Next, the recent Twitter hack on July 15, 2020, ushered in a new age of cyberattacks, as the targets in the breach were several high-profile individuals, ranging from Elon Musk to Bill Gates, and even large companies such as Apple. While cyberattacks are nothing new, never before have the targets been so well-known, not to mention the fact that the hack was so visible to the rest of the world, as it occurred on a social media site. The attack began as the hackers were social engineering Twitter’s customer service and tech support personnel; their goal was to have the Twitter employees reset their passwords via a dummy site controlled by the hackers, thus using the credentials as multifactor authentication codes. Once access was acquired, one by one, cryptocurrency accounts on Twitter began to send out fraudulent messages stating that they would give out free bitcoin, and to access it, one must simply click on a malicious link (Thompson, 2020). The messages then began to be posted fraudulently on several high-profile user accounts.

The cyberattack succeeded and led Twitter to take a harder look at how they protected their communication network. Many security controls should have been in place at Twitter to prevent such an attack, including using more advanced security protocols, mandatory employee training regards to phishing attacks, automated systems that inform Twitter’s security staff of multiple email address and password changes at a given time, and a better way to quickly shut down the service, instead of just blocking all verified Twitter accounts, such as what they did with this specific hack (Barrett, 2020).

While the human element is the weakest link in cybersecurity and one cannot always depend on, for example, a customer service staff doing the right thing, we must plan for the worst things to happen and build security protocols and policies for what to do in the event of a disaster. It seems that Twitter was running around with its head cut off, attempting to grasp the unique situation it was in, instead of following an incident response plan that they have practiced multiple times in the past. The hackers in question were Graham Ivan Clark, a seventeen-year-old from Tampa, Florida, UK resident Mason Sheppard, and Orlando, Florida resident Nima Fazeli. The hackers managed to earn around $120,000 in Bitcoin, yet the real consequences were the reduced trust in social media companies and other technology giants (Barrett, 2020). With a world run by world leaders who often use social media to convey their messages, what would have happened if instead of having Elon Musk’s account merely offer free bitcoin, a U.S. president or another government official were hacked and posted about something more serious, such as stating that the U.S. would be attacking another country in a few minutes?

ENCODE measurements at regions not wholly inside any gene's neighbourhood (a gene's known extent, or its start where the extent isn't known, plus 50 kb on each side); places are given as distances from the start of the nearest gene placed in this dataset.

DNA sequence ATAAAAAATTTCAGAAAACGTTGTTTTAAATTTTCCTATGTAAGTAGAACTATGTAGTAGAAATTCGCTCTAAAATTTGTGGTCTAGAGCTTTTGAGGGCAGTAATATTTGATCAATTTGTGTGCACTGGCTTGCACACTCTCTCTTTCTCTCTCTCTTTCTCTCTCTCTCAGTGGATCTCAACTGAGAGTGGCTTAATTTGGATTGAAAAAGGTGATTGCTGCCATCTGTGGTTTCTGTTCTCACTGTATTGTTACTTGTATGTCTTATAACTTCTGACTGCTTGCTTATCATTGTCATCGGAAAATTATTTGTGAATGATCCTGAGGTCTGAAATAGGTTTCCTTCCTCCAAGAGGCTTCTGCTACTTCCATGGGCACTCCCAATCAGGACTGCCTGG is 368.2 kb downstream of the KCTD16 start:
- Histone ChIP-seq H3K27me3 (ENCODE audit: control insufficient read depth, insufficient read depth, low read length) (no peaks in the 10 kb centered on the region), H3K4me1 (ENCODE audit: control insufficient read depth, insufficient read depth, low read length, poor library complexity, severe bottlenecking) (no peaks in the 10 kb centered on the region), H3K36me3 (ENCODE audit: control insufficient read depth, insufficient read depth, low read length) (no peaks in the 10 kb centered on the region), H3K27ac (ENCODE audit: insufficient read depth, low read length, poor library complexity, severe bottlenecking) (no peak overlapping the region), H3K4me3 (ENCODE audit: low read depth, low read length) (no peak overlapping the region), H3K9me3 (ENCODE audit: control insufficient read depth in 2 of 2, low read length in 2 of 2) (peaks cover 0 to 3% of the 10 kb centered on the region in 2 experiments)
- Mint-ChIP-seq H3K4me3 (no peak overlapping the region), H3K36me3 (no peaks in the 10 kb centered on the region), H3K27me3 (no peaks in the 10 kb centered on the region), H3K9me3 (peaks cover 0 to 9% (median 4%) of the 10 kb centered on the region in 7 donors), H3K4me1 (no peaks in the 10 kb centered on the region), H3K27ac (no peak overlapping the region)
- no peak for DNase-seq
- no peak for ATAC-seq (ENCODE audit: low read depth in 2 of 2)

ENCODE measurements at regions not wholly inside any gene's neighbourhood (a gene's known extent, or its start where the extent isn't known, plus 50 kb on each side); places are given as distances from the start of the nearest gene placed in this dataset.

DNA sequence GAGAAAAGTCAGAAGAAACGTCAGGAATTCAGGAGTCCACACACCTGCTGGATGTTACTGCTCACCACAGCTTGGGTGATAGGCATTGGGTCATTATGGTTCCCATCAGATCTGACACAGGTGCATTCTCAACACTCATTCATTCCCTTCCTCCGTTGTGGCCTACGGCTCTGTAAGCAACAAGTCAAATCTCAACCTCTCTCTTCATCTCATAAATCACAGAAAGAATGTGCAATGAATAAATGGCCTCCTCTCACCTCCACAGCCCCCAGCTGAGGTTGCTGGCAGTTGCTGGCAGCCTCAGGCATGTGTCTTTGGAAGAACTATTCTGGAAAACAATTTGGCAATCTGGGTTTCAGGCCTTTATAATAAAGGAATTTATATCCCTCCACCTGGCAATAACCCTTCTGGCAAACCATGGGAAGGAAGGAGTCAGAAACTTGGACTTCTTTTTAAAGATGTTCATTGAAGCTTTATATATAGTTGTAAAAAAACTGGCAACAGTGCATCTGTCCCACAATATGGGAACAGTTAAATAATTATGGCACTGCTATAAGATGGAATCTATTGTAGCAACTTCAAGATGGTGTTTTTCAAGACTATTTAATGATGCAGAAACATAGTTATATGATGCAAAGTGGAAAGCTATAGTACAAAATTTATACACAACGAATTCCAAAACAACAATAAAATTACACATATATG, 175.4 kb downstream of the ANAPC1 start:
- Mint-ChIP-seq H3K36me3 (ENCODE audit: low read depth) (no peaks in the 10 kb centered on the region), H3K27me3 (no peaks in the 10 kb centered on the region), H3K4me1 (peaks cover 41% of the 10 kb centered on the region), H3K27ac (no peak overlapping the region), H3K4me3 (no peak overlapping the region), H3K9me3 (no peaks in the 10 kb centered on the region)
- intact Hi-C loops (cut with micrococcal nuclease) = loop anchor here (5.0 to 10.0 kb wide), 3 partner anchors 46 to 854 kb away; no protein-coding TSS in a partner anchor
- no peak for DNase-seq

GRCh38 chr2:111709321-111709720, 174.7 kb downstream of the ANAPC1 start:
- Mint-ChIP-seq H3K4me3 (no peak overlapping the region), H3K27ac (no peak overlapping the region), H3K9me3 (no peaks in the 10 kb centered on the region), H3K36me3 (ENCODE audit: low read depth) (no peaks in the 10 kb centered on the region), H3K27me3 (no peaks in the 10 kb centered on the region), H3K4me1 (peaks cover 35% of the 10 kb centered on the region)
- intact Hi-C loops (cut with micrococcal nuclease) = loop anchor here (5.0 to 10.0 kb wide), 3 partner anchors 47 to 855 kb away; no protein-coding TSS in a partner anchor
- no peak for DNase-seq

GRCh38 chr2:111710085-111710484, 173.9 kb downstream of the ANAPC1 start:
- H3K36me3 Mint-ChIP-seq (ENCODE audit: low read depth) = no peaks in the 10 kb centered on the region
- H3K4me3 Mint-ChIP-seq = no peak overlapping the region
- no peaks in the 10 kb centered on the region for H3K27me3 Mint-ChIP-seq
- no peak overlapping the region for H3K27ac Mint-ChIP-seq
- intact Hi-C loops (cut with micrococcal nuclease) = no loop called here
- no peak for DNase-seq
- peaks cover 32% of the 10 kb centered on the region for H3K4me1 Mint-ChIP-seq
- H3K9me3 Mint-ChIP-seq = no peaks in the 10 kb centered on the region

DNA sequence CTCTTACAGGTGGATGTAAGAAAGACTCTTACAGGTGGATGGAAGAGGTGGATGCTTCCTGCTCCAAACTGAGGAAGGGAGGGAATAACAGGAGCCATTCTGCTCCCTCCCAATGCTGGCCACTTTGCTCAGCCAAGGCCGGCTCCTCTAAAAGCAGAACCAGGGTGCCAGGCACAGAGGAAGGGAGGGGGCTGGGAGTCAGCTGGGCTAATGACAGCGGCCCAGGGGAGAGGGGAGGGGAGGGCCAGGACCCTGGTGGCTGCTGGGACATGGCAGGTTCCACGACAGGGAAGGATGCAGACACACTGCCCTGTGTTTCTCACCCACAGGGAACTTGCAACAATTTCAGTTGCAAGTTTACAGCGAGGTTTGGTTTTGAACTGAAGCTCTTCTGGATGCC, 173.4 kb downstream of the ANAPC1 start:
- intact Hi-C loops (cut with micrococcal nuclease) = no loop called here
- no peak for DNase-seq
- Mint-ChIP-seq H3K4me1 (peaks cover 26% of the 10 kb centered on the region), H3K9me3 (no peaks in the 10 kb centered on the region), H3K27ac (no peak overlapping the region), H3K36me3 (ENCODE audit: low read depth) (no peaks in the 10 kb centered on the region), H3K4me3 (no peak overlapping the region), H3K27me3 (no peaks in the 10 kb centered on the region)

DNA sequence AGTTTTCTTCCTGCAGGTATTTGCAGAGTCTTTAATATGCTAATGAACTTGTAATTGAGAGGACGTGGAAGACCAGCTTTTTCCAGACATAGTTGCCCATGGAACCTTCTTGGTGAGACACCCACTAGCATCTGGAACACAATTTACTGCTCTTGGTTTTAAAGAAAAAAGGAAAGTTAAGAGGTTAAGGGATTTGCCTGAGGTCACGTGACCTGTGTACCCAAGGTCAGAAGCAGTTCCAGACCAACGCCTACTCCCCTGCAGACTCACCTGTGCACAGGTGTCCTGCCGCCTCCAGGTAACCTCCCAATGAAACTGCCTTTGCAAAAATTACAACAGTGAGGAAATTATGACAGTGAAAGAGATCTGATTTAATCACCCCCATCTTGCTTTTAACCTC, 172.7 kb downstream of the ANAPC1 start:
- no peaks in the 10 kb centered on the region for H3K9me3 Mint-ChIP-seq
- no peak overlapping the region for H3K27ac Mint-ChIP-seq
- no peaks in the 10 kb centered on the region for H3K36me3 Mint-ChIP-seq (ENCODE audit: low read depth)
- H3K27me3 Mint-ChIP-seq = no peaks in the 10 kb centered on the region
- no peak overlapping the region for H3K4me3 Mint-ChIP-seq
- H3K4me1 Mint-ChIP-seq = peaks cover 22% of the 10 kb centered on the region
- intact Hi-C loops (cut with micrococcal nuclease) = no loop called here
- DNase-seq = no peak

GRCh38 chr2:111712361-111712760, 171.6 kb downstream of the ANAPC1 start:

Otero, A. R. (2019). Information Technology Environment and I.T. Audit. In Application Systems: Risks and Controls. (Fifth ed., pp. 241-264). Boca Raton, Florida: CRS Press.

Schneier, B. (2020, December 23). The US has suffered a MASSIVE Cyberbreach. It’s hard to overstate how bad it is | Bruce Schneier. Retrieved February 23, 2021, from

Panettieri, J. (2021, February 22). SolarWinds Orion security Breach: CYBERATTACK timeline and hacking INCIDENT DETAILS. Retrieved February 23, 2021, from

Thompson, N. (2020, August 24). How twitter survived its biggest hack-and plans to stop the next one. Retrieved February 23, 2021, from

Barrett, B. (2020, July 31). How the alleged Twitter hackers got caught. Retrieved February 23, 2021, from

Categories: Security